PurpleAir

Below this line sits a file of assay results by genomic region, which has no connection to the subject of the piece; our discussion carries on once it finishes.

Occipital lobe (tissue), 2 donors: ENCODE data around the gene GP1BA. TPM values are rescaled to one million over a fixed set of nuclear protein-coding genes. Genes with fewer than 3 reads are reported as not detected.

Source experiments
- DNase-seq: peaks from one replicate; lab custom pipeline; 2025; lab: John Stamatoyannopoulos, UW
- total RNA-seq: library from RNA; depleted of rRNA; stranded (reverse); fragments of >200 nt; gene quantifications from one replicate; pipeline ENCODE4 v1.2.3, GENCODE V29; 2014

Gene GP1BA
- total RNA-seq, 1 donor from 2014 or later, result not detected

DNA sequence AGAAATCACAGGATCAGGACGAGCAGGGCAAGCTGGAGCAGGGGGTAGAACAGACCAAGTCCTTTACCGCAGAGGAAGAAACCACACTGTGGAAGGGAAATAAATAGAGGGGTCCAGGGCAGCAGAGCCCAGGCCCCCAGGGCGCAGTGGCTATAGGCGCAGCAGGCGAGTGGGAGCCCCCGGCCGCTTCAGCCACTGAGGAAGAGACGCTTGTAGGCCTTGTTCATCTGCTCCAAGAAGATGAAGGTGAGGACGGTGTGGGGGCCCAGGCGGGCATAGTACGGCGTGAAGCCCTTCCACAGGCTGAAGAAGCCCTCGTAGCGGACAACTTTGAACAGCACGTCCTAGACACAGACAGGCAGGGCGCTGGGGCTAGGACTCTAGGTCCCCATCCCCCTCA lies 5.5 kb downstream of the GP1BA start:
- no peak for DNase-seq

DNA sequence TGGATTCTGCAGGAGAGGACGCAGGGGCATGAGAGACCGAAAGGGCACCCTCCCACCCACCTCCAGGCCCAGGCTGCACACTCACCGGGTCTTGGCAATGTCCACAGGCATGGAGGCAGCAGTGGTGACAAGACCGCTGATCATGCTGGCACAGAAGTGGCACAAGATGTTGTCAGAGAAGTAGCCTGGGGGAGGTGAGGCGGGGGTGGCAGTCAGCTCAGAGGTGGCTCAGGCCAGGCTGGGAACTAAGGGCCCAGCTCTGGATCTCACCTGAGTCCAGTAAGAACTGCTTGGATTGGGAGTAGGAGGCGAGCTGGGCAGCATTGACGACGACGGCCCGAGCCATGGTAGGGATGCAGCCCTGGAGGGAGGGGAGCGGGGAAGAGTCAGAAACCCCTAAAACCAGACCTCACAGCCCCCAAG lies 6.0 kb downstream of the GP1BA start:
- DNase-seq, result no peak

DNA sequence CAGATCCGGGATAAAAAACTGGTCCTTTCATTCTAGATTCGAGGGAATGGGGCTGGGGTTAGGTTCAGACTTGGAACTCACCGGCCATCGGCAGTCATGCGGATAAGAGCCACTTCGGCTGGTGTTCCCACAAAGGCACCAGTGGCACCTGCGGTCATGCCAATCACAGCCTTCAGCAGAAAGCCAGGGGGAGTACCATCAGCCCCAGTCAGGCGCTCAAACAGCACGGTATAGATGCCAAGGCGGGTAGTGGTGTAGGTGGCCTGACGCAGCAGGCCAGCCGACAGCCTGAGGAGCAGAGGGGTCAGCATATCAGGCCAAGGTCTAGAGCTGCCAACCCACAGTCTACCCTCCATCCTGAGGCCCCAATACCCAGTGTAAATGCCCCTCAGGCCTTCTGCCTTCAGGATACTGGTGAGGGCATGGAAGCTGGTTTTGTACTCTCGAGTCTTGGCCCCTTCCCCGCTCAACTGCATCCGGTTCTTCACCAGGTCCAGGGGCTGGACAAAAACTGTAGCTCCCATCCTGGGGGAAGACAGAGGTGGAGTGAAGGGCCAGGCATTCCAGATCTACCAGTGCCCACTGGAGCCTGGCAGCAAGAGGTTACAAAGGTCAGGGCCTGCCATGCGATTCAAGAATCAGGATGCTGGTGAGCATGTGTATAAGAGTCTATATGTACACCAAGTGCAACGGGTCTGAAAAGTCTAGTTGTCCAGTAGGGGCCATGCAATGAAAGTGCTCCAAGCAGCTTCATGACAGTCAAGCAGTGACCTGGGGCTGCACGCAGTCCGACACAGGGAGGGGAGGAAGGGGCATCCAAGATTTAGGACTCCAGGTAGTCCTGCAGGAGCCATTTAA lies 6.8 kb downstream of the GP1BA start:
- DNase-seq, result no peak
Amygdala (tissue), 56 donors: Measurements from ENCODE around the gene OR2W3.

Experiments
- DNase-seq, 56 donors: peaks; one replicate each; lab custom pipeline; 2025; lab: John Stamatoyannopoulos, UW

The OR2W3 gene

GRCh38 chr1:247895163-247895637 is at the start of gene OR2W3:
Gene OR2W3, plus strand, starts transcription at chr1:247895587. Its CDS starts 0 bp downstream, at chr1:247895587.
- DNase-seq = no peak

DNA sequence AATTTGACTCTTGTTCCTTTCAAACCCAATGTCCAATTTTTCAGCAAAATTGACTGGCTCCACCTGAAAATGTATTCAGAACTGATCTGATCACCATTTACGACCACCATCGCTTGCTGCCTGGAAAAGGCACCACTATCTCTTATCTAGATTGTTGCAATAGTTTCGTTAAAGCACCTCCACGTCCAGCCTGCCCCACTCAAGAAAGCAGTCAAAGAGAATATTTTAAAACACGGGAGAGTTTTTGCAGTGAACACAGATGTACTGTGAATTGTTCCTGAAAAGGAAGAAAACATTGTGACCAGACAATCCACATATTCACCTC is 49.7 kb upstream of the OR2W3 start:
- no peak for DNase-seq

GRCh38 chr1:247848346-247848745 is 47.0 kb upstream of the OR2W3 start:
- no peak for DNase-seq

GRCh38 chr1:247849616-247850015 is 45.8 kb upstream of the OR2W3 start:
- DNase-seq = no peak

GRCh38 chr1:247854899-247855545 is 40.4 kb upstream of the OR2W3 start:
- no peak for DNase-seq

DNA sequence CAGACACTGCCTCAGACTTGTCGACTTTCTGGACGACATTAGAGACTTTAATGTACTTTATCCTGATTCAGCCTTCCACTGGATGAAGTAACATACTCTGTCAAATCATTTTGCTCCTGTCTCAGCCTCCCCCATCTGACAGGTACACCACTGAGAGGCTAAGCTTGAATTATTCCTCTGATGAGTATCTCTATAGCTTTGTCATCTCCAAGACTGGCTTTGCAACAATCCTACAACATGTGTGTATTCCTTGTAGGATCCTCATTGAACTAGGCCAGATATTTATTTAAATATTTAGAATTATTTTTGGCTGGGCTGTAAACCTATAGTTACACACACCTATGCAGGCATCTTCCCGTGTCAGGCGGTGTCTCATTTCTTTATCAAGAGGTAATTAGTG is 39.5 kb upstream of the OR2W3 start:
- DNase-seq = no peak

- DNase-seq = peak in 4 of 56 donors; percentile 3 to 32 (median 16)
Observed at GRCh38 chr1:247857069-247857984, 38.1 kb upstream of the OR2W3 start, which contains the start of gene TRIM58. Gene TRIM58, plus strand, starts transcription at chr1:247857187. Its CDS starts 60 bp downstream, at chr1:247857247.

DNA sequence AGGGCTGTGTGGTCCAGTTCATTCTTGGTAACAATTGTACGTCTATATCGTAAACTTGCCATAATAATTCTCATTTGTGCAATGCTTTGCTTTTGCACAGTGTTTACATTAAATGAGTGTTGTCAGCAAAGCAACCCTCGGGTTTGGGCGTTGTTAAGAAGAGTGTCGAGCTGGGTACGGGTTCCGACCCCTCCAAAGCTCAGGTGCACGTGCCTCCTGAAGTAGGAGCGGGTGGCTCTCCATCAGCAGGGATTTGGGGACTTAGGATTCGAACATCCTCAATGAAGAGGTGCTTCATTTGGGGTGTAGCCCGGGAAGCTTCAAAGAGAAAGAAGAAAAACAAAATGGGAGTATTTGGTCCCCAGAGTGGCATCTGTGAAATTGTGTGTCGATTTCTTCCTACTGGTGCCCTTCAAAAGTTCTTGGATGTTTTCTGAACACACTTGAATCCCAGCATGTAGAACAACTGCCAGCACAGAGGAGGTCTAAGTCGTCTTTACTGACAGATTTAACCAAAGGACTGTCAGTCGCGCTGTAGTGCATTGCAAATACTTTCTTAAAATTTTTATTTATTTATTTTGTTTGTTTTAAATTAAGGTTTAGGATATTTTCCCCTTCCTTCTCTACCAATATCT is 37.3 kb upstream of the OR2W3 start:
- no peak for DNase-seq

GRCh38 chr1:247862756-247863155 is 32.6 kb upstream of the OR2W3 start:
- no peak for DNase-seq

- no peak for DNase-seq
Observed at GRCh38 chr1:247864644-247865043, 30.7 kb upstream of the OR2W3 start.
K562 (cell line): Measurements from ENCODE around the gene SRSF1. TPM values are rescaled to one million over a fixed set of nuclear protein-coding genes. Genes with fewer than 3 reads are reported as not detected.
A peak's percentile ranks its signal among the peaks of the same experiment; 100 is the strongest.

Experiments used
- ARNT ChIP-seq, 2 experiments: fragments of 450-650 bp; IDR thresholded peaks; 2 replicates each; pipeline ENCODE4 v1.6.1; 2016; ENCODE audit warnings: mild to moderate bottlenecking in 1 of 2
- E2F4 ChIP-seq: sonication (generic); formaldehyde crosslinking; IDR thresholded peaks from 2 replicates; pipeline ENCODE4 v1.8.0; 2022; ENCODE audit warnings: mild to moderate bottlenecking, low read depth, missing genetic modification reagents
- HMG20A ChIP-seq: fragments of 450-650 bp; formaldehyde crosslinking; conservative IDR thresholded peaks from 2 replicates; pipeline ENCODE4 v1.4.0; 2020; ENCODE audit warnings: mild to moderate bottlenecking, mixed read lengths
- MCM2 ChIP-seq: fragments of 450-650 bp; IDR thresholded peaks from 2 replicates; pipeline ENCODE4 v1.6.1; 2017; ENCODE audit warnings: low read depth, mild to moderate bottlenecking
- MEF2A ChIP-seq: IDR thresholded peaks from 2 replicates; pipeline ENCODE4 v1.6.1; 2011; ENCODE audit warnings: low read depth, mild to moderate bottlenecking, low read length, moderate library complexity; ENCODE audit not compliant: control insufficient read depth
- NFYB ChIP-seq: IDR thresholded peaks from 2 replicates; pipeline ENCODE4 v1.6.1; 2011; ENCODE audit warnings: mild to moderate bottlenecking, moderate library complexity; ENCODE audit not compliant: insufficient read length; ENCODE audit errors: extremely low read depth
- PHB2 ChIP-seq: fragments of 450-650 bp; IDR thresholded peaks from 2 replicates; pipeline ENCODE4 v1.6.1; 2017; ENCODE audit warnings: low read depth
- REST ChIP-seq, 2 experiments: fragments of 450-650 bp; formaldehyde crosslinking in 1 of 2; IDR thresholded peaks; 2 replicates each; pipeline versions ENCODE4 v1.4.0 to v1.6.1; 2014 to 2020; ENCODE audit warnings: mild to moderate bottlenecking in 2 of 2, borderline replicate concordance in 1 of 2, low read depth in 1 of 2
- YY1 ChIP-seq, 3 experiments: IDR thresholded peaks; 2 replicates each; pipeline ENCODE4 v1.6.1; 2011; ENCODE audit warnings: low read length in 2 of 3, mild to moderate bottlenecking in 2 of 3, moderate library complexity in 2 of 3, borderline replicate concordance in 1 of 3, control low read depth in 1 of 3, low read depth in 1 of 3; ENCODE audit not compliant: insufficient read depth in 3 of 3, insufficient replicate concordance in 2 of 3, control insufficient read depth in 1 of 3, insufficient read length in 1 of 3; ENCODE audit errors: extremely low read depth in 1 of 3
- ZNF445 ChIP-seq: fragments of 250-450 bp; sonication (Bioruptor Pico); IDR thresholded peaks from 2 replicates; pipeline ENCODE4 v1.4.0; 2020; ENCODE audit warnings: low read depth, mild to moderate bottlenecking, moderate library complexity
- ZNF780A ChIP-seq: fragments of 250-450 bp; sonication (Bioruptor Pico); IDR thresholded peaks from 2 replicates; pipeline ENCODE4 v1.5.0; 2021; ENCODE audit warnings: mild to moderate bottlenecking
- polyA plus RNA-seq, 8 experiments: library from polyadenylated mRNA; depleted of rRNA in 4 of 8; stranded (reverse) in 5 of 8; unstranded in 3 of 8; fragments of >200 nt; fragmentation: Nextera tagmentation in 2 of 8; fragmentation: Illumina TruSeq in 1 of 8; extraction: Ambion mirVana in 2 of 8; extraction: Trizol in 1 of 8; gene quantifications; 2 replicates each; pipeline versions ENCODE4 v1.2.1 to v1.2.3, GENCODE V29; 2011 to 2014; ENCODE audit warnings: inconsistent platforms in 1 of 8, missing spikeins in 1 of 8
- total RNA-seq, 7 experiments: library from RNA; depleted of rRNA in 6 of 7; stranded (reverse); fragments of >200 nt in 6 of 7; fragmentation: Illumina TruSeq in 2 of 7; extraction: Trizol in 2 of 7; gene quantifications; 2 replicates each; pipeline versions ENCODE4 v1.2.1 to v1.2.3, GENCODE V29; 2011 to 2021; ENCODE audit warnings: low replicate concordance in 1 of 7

question:purpleair